• Certiorari is available in cases where a tribunal, though competent to enter upon an enquiry, acts in flagrant disregard of procedural rules or violates principles of natural justice where no specific procedure is prescribed. However, the writ court must provide reasons for reconsidering a finding of fact and will not intervene in factual disputes unless there is a defect in the lower court’s order.
  • The application filed by the employee amounted to an offer and a contract emerged only if the application was accepted by the bank.
  • The concept of fraud, undue influence and misrepresentation as defined in the Contract Act would be apposite in the context of the Scheme giving rise to an enforceable contract.
  • The witnesses for the appellants stated that the VSS was not published in any local newspaper.
  • The High Court’s direction for regularization had not become final by the time the VSS was introduced.
  • The allegations of fraud, coercion, and threat were not adequately supported by evidence.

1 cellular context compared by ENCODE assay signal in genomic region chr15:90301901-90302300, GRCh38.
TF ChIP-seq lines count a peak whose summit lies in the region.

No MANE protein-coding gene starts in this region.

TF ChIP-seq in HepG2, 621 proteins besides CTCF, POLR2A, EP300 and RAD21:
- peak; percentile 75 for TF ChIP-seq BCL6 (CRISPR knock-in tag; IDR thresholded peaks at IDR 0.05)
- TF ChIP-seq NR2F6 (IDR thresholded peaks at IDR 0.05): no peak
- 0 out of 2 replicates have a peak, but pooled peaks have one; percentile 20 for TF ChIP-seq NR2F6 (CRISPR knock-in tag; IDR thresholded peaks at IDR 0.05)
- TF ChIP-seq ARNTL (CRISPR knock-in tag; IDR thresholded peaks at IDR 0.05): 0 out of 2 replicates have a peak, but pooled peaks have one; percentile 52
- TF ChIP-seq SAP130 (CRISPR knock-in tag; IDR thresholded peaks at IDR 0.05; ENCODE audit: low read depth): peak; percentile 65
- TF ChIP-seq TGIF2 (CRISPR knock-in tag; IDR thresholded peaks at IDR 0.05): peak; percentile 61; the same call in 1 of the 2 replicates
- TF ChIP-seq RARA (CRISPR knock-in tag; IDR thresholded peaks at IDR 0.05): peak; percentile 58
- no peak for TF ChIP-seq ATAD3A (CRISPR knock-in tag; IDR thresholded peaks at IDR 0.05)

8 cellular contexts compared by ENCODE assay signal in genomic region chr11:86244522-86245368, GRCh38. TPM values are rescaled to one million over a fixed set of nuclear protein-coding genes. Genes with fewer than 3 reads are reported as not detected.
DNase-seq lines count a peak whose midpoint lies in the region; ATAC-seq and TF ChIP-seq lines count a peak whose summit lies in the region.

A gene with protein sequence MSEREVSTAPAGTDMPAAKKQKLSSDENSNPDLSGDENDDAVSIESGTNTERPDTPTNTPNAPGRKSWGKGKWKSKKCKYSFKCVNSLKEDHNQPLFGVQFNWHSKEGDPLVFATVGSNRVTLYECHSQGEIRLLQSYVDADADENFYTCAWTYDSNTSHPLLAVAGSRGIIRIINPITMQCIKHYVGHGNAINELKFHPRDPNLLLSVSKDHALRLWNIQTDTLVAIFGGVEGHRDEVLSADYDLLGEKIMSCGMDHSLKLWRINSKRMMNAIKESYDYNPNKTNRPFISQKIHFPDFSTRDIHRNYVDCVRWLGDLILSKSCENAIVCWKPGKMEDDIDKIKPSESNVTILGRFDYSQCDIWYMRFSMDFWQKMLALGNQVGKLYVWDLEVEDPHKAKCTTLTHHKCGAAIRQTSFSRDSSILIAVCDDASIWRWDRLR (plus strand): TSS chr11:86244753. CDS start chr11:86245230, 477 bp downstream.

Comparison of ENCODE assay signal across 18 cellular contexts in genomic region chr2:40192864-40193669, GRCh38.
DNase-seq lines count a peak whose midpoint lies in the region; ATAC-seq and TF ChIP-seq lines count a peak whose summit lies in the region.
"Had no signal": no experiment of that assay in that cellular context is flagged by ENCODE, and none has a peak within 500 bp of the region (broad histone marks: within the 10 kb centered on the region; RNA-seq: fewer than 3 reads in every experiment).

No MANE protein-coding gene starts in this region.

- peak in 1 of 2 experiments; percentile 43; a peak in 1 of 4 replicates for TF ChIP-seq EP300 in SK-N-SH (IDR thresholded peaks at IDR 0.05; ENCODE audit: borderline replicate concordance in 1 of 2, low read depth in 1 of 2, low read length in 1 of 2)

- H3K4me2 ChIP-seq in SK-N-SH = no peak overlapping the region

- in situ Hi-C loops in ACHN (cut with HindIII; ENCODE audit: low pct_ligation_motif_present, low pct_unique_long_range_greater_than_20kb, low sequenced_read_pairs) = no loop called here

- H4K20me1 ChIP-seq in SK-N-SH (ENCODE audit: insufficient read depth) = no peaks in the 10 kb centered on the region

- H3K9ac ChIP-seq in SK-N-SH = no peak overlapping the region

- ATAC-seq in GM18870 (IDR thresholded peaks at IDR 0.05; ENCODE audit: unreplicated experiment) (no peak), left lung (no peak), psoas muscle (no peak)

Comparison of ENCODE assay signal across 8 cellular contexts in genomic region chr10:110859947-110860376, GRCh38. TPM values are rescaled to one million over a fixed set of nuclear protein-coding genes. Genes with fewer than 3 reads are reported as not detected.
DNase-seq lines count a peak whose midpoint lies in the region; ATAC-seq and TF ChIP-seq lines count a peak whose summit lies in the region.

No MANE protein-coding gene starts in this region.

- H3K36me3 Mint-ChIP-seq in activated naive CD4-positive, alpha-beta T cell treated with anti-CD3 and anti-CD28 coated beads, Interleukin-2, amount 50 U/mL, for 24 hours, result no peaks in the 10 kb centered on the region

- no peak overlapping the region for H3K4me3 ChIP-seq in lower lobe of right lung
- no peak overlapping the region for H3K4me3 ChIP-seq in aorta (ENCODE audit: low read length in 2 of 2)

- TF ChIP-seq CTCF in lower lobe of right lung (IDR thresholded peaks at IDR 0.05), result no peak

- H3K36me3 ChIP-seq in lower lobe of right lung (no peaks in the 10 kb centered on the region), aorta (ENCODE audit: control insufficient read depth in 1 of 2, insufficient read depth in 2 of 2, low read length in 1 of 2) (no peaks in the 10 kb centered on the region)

• The signatures of the applicants were taken on VSS forms without proper notification or clarity of consequences.
  • Fraud is defined under Section 17 of the Contract Act to include various acts committed with intent to deceive another party to a contract.
  • Mere silence as to facts likely to affect willingness to enter a contract is not fraud unless there is a duty to disclose or the silence is equivalent to speech.
  • Section 33(1) of the Act prohibits an employer from altering conditions of service to the prejudice of workmen during an industrial dispute proceeding.
  • Section 33A of the Act provides for adjudication on whether conditions of service were changed during a proceeding.
  • Misrepresentation is separately defined in Section 18 of the Contract Act, and consent caused by coercion, fraud or misrepresentation renders an agreement voidable.